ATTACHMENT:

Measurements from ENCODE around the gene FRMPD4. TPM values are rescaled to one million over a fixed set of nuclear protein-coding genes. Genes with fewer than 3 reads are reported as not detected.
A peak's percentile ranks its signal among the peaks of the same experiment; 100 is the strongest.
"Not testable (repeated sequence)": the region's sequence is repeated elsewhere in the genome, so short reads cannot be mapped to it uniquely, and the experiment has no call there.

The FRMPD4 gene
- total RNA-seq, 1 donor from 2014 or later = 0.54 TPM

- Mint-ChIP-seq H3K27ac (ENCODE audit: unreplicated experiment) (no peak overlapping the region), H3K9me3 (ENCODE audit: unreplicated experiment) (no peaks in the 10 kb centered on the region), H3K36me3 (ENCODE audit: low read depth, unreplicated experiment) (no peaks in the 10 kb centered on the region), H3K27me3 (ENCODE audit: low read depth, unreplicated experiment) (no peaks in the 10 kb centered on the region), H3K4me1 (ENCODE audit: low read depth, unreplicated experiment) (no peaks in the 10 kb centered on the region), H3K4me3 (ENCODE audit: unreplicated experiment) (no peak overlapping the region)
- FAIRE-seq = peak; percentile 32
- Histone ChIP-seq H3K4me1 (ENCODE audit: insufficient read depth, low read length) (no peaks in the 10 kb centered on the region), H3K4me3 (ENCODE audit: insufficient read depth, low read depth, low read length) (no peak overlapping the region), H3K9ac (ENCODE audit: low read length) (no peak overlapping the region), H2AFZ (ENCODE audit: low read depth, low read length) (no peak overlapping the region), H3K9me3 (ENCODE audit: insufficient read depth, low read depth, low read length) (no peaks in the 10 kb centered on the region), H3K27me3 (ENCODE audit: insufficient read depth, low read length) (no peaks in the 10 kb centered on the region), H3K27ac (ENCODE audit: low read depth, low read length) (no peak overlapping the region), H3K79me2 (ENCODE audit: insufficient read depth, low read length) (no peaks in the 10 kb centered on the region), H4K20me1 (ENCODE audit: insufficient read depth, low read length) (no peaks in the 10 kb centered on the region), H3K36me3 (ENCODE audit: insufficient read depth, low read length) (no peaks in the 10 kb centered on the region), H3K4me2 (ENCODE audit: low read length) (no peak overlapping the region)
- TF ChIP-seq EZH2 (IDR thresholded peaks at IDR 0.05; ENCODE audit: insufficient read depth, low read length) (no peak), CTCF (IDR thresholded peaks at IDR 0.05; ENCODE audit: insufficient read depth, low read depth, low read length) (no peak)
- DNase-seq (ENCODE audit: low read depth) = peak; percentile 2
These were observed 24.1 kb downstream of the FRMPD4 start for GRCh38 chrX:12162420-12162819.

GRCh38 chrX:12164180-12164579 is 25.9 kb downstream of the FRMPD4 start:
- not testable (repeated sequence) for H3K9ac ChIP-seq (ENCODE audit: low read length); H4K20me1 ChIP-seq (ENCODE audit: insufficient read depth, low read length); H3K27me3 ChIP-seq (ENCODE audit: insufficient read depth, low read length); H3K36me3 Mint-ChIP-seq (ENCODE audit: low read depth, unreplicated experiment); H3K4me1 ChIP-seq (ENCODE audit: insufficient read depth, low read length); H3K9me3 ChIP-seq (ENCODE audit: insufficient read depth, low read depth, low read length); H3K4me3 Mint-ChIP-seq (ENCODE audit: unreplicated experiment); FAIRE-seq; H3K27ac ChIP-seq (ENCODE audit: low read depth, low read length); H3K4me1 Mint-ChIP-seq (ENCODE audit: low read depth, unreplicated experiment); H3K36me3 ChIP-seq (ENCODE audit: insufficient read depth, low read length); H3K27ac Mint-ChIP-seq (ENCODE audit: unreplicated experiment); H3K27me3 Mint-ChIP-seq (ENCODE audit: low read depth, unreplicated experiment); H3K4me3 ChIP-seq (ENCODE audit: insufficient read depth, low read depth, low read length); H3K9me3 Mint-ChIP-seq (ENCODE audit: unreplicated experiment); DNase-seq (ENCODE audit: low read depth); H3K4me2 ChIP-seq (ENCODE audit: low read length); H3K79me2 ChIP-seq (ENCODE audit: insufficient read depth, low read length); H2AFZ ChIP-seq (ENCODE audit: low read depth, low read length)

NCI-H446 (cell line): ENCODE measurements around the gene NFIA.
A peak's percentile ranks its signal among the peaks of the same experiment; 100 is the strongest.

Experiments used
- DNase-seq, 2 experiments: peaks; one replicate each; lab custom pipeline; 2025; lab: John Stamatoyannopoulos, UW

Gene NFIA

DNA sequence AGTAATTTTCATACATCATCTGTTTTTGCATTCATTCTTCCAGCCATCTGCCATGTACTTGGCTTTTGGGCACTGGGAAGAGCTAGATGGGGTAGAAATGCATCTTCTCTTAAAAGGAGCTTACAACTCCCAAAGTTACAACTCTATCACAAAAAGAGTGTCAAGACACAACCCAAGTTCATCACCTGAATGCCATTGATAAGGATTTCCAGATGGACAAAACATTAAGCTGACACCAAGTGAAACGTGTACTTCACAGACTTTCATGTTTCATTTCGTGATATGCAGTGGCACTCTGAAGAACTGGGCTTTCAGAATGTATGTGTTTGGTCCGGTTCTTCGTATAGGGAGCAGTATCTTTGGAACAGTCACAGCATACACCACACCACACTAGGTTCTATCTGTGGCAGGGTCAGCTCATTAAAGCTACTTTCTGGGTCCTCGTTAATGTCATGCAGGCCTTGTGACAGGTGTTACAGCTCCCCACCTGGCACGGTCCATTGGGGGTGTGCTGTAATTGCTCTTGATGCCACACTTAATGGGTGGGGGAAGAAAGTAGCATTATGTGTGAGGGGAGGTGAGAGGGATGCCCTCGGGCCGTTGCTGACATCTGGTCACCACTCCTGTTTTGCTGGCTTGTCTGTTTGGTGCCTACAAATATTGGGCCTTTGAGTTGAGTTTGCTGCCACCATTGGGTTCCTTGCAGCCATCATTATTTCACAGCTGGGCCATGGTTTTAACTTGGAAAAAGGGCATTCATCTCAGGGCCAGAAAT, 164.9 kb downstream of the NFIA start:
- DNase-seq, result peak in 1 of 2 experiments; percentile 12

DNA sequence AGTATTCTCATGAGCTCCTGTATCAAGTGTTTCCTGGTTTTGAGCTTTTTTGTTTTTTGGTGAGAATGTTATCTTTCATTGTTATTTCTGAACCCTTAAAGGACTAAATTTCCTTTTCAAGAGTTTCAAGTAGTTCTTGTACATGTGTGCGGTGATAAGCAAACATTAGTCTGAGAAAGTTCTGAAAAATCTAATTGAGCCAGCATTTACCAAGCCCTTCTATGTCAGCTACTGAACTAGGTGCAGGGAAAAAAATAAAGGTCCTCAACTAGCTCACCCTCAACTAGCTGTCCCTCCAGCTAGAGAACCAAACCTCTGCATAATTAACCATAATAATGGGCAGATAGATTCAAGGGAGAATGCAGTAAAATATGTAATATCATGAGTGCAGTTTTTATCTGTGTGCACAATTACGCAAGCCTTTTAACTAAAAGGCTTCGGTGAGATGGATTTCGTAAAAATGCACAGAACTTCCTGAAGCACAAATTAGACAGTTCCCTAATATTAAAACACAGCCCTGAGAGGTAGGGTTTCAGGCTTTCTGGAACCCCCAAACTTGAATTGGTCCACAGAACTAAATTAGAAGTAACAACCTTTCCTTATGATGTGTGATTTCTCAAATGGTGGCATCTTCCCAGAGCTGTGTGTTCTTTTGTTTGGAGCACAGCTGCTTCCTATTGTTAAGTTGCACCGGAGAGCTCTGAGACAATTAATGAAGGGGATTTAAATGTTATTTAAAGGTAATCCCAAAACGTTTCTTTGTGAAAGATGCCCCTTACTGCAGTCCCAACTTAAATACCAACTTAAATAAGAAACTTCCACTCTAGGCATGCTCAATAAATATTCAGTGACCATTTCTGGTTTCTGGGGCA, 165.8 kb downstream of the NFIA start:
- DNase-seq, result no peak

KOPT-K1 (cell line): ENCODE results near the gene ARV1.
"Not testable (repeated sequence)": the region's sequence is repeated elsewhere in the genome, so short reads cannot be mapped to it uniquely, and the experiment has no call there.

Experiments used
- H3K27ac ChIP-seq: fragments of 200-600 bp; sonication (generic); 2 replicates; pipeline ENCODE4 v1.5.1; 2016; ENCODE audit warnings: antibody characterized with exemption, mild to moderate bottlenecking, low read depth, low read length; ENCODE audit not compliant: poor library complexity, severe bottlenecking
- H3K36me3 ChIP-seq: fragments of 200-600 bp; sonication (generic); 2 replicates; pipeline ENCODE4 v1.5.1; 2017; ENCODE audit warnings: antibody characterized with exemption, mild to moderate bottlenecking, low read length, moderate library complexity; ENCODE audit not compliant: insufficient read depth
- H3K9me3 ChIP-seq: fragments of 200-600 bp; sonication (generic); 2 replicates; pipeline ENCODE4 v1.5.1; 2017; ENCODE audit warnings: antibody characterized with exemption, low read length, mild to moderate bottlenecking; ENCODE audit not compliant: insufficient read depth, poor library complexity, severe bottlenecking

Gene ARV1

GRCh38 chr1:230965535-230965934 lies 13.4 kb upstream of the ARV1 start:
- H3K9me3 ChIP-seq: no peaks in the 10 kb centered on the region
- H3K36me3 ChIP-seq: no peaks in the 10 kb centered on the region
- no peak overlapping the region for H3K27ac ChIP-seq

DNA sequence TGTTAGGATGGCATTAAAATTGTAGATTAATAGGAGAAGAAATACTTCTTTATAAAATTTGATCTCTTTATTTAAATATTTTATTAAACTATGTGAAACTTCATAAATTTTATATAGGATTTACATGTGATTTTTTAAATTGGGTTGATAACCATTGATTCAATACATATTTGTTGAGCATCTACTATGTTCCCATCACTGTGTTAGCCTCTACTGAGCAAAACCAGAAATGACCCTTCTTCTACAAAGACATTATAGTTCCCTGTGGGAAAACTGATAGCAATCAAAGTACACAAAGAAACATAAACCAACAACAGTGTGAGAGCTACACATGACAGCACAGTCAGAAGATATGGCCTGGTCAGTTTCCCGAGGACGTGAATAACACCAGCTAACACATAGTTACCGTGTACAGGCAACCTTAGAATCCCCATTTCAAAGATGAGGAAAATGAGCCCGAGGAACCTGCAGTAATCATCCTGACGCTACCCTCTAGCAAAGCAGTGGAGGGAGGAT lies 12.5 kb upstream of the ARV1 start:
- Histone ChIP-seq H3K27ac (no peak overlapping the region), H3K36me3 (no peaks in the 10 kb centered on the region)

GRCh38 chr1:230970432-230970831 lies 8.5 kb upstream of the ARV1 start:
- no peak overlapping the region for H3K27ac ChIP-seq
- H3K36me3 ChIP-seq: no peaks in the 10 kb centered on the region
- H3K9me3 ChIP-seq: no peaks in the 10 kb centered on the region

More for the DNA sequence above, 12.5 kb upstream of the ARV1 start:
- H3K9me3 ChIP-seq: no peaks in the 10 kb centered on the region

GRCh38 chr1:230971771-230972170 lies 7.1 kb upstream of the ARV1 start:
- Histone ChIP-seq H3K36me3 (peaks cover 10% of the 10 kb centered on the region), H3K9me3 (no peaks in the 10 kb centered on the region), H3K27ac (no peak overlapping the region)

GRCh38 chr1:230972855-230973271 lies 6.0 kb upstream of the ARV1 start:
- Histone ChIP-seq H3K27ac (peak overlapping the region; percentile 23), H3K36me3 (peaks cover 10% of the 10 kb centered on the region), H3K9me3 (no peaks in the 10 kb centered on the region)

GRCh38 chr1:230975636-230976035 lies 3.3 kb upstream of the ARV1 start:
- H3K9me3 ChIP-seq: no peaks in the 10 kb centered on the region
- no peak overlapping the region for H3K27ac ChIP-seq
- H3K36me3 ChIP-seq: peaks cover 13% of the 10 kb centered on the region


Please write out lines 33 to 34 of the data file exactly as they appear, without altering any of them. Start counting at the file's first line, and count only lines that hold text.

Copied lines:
- no peak overlapping the region for H3K27ac ChIP-seq

DNA sequence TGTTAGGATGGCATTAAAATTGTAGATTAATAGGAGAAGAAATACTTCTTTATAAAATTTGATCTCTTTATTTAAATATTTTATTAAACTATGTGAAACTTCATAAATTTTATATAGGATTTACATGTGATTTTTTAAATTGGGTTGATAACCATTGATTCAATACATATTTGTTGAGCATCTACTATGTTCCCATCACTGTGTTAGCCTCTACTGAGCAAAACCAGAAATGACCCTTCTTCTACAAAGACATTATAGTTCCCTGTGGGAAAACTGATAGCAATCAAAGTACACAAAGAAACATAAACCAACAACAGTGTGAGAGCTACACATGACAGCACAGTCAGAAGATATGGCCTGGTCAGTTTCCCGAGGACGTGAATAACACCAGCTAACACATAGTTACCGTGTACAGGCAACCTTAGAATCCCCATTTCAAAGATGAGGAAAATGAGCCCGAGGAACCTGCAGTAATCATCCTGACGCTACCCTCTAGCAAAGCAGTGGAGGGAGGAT lies 12.5 kb upstream of the ARV1 start: